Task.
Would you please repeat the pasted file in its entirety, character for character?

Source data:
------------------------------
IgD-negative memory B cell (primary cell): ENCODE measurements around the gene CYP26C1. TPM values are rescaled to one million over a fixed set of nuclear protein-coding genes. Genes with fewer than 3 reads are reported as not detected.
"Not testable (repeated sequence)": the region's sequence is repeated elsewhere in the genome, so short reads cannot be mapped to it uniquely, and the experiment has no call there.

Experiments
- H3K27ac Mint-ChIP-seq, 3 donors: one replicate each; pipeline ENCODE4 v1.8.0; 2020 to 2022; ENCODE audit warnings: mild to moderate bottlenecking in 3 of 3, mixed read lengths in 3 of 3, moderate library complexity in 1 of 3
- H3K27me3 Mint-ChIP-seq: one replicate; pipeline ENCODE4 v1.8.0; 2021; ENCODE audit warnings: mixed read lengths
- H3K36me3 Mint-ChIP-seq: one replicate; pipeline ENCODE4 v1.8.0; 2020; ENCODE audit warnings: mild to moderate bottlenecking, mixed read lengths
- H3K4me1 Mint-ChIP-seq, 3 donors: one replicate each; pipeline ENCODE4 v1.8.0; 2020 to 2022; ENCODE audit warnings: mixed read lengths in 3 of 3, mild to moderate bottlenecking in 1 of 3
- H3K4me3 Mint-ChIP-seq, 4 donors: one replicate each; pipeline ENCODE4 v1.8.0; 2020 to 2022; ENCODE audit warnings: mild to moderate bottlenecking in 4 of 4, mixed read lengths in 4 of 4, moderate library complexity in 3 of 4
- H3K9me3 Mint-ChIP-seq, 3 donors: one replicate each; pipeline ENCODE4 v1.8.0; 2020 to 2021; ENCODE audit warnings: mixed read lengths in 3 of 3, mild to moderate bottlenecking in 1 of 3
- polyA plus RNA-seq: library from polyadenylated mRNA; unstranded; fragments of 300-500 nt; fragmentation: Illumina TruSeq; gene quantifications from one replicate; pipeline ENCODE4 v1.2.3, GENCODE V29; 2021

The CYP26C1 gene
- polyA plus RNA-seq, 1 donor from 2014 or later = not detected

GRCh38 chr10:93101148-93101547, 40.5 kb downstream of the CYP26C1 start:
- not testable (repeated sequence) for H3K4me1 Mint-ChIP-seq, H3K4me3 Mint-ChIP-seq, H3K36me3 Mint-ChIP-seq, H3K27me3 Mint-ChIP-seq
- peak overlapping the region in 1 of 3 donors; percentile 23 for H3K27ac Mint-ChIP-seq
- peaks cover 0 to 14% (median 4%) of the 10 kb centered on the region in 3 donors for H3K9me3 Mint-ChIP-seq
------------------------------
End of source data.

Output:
IgD-negative memory B cell (primary cell): ENCODE measurements around the gene CYP26C1. TPM values are rescaled to one million over a fixed set of nuclear protein-coding genes. Genes with fewer than 3 reads are reported as not detected.
"Not testable (repeated sequence)": the region's sequence is repeated elsewhere in the genome, so short reads cannot be mapped to it uniquely, and the experiment has no call there.

Experiments
- H3K27ac Mint-ChIP-seq, 3 donors: one replicate each; pipeline ENCODE4 v1.8.0; 2020 to 2022; ENCODE audit warnings: mild to moderate bottlenecking in 3 of 3, mixed read lengths in 3 of 3, moderate library complexity in 1 of 3
- H3K27me3 Mint-ChIP-seq: one replicate; pipeline ENCODE4 v1.8.0; 2021; ENCODE audit warnings: mixed read lengths
- H3K36me3 Mint-ChIP-seq: one replicate; pipeline ENCODE4 v1.8.0; 2020; ENCODE audit warnings: mild to moderate bottlenecking, mixed read lengths
- H3K4me1 Mint-ChIP-seq, 3 donors: one replicate each; pipeline ENCODE4 v1.8.0; 2020 to 2022; ENCODE audit warnings: mixed read lengths in 3 of 3, mild to moderate bottlenecking in 1 of 3
- H3K4me3 Mint-ChIP-seq, 4 donors: one replicate each; pipeline ENCODE4 v1.8.0; 2020 to 2022; ENCODE audit warnings: mild to moderate bottlenecking in 4 of 4, mixed read lengths in 4 of 4, moderate library complexity in 3 of 4
- H3K9me3 Mint-ChIP-seq, 3 donors: one replicate each; pipeline ENCODE4 v1.8.0; 2020 to 2021; ENCODE audit warnings: mixed read lengths in 3 of 3, mild to moderate bottlenecking in 1 of 3
- polyA plus RNA-seq: library from polyadenylated mRNA; unstranded; fragments of 300-500 nt; fragmentation: Illumina TruSeq; gene quantifications from one replicate; pipeline ENCODE4 v1.2.3, GENCODE V29; 2021

The CYP26C1 gene
- polyA plus RNA-seq, 1 donor from 2014 or later = not detected

GRCh38 chr10:93101148-93101547, 40.5 kb downstream of the CYP26C1 start:
- not testable (repeated sequence) for H3K4me1 Mint-ChIP-seq, H3K4me3 Mint-ChIP-seq, H3K36me3 Mint-ChIP-seq, H3K27me3 Mint-ChIP-seq
- peak overlapping the region in 1 of 3 donors; percentile 23 for H3K27ac Mint-ChIP-seq
- peaks cover 0 to 14% (median 4%) of the 10 kb centered on the region in 3 donors for H3K9me3 Mint-ChIP-seq